After watching the rest of my division finish up, with a final match between brother and sister, both of whom are Canadian national team members, it was on to the team matches.  Our first match was against Renfrew, a team from Canada that has a lot of strong players.  I was chosen to be taisho (captain) for our matches this time around, and we talked a bit of strategy before the matches.  Our members went out and did extremely well against their opponents, although there was a bit of back and forth before my match, but I went into my match with a 2-1 lead over their team.  All I needed was a win or a tie to keep them from progressing.  My opponent was W Blades, though.  I hadn't ever fought him personally, but I had seen him at other tournaments and just that day watched him fight very well in individuals. I had my work cut out for me. The match started and I pushed in immediately, looking for any opening I could find, or any reaction I could take advantage of.  He attacked a few times, and we went back and forth a bit before I finally found it.  He pushed in and went for kote, and I was ready with a nuki men to counter.  I found my mark and was able to take the first point.  We restarted and after a few seconds he caught me sleeping and took a  men point of his own.  I really don't have any excuse for that one, he just stepped in and hit me.  I'll have to work on that.  The match restarted again, and I tried to keep from giving away any more points.  We fought for a bit and I stepped forward, motioning at his men a bit.  As I did I noticed he was not only backing up, but not giving much in the way of a counter, so I went for it.  I caught his men as he came up to try and block for kaeshi do and took the final point and the win.  We would move on to the next round.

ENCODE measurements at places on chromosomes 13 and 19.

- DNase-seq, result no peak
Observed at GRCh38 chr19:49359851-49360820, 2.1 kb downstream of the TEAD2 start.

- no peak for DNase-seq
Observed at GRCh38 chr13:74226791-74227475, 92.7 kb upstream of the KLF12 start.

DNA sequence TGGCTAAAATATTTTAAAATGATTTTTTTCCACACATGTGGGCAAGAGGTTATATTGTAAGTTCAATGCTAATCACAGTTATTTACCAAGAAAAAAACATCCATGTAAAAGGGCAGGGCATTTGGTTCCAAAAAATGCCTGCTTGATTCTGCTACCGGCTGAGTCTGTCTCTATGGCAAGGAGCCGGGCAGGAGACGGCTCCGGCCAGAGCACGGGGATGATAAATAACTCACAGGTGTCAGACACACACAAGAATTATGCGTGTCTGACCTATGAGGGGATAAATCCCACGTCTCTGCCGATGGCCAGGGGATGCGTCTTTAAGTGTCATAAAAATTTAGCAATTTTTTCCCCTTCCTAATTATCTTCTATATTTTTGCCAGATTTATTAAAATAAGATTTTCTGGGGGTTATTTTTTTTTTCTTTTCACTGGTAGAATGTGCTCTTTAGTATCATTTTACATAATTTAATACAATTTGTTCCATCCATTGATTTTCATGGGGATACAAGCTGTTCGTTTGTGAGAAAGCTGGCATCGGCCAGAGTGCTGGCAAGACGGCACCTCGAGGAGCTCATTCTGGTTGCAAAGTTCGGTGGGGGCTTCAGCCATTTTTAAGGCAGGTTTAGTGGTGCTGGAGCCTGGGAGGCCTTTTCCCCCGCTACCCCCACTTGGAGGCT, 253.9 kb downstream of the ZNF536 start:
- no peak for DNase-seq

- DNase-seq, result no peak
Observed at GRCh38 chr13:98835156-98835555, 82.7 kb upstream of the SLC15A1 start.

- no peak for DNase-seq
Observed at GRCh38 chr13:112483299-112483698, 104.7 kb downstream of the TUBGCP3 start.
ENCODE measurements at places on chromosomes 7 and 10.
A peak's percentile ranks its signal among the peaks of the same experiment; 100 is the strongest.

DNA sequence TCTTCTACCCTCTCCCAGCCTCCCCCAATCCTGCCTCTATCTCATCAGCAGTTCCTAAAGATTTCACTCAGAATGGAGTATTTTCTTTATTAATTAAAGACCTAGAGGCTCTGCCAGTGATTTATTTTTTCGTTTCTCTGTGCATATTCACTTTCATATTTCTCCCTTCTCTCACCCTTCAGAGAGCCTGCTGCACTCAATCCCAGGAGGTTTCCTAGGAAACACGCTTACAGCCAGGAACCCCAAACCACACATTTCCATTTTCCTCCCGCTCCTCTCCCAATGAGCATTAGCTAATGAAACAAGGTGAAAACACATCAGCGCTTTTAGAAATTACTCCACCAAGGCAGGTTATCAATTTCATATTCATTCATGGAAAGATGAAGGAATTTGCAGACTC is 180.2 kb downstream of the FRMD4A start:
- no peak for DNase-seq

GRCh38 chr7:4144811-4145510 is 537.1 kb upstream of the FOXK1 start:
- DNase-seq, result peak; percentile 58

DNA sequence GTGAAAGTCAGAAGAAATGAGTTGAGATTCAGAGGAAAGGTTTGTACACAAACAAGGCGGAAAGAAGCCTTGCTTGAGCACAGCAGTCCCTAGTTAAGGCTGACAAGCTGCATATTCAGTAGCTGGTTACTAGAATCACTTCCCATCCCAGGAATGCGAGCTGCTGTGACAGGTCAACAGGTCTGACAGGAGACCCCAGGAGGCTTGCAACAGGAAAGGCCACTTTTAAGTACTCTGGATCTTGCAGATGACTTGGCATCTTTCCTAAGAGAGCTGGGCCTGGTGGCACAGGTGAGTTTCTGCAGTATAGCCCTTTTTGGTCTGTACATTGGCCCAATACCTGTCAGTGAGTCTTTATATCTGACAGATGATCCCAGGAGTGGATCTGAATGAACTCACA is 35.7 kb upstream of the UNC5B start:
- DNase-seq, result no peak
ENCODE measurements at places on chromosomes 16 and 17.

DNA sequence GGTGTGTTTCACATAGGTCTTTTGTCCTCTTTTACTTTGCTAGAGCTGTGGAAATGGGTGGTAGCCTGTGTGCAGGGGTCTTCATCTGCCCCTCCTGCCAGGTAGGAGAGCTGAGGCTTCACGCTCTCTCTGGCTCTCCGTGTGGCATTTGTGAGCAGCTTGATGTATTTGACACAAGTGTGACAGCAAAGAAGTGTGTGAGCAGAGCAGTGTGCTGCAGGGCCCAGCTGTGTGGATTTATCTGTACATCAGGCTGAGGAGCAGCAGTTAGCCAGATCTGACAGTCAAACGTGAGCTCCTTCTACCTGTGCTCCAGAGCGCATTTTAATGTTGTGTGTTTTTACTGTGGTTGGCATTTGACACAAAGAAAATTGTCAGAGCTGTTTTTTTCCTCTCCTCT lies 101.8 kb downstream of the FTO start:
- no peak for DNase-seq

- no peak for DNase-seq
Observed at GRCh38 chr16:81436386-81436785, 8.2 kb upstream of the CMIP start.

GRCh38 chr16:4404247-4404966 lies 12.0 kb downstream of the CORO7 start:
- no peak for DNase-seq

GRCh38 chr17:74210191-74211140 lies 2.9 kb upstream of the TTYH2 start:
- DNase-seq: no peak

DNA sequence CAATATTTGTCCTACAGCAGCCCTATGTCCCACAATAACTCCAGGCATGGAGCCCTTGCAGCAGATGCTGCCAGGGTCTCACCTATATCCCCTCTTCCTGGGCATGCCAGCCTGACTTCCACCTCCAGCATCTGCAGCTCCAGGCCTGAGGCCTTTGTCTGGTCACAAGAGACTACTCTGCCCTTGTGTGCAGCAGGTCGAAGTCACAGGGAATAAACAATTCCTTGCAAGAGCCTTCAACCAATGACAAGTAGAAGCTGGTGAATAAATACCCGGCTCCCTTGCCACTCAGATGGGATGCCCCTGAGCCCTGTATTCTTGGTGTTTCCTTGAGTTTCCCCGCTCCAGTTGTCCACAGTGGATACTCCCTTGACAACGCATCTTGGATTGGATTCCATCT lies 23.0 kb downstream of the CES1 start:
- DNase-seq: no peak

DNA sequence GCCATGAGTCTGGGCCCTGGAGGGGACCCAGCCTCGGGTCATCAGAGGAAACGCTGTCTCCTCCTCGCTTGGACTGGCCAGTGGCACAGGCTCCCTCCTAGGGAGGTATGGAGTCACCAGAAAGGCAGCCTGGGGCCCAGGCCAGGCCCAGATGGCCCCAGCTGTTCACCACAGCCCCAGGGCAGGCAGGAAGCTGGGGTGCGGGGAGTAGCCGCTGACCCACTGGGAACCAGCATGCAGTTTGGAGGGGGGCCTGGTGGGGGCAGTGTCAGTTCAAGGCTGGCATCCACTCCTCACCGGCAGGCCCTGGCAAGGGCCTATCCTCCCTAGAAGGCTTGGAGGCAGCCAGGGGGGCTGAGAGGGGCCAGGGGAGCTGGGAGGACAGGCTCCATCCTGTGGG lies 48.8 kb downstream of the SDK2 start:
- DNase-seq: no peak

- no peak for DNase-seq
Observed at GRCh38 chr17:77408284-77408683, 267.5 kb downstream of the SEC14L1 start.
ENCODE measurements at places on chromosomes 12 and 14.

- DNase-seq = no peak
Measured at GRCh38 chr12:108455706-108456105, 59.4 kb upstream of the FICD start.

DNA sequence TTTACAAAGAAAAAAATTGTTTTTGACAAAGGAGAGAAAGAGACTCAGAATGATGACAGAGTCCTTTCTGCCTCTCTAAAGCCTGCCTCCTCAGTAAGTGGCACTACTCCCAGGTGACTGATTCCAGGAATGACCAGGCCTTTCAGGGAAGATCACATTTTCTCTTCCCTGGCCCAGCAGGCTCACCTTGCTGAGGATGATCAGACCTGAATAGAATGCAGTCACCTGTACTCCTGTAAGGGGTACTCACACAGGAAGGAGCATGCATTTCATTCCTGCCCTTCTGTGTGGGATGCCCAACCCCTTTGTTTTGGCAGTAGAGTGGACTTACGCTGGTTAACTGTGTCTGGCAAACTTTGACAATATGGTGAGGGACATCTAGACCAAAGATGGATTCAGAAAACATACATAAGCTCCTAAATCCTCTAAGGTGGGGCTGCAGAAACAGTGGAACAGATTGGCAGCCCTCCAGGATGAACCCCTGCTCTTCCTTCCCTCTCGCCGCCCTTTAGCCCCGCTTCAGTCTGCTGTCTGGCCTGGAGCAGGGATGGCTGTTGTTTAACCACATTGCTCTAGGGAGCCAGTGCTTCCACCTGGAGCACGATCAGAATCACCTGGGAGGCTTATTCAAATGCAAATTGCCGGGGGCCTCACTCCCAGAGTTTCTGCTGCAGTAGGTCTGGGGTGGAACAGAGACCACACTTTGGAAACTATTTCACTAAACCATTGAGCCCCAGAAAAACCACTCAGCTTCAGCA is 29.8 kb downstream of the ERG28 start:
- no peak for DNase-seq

Final Score: 2-1 (Ruiz)
Team Score 3-1 (Spokane)

The next round saw us up against Bellevue A.  This was made up of mostly the girl's team that just won nationals a week prior, plus one of the boy's team members, as well as a very experienced godan who has fought for the PNKF men's team before.  We had our work cut out for us.  They were young, fast, and skilled.  Our best best was to try and play smart and try not to force a win or a point and put ourselves in a bad situation.  Unfortunately, as the matches played out, they were able to take advantage of that and beat us with that speed.  When my match came up, we were down three losses already, so there was no way for us to win at that point.  I wasn't fighting for the team win at that point, just for some pride and a little fun.  My opponent was L Tsybert, who had quite a bit of experience and reach on me.  The match started and I tried to play it safe, as I like to do, to see if I could read him.  I knew from past experience with him that he came in at angles, and liked the kote-men strikes, so I readied myself for those.  I was not disappointed.  I tried moving in and out of distance to keep from getting struck, although a few times he came close to landing and getting a point.  About halfway through the match I came off of a failed hiki do, moved back in quickly and was able to find his kote to take the first point.  We restarted and a few seconds later I was able to take another kote point to take the match.

Final Score: 2-0 (Ruiz)
Team Score: 3-1 (Bellevue A)

Our time at the tournament was over, but we all enjoyed good matches and learned some new things.  Personally I was happy for the chance to fight some new people, some higher ranked people, and get into a new division.  I may not be placing for a while, but the experience I gained at that taikai is invaluable.  I found a lot to work on and am excited to get back to the dojo to work on improving my own kendo.  And I look forward to coming back next year and seeing how I do!

Photo courtesy of W. Sinclair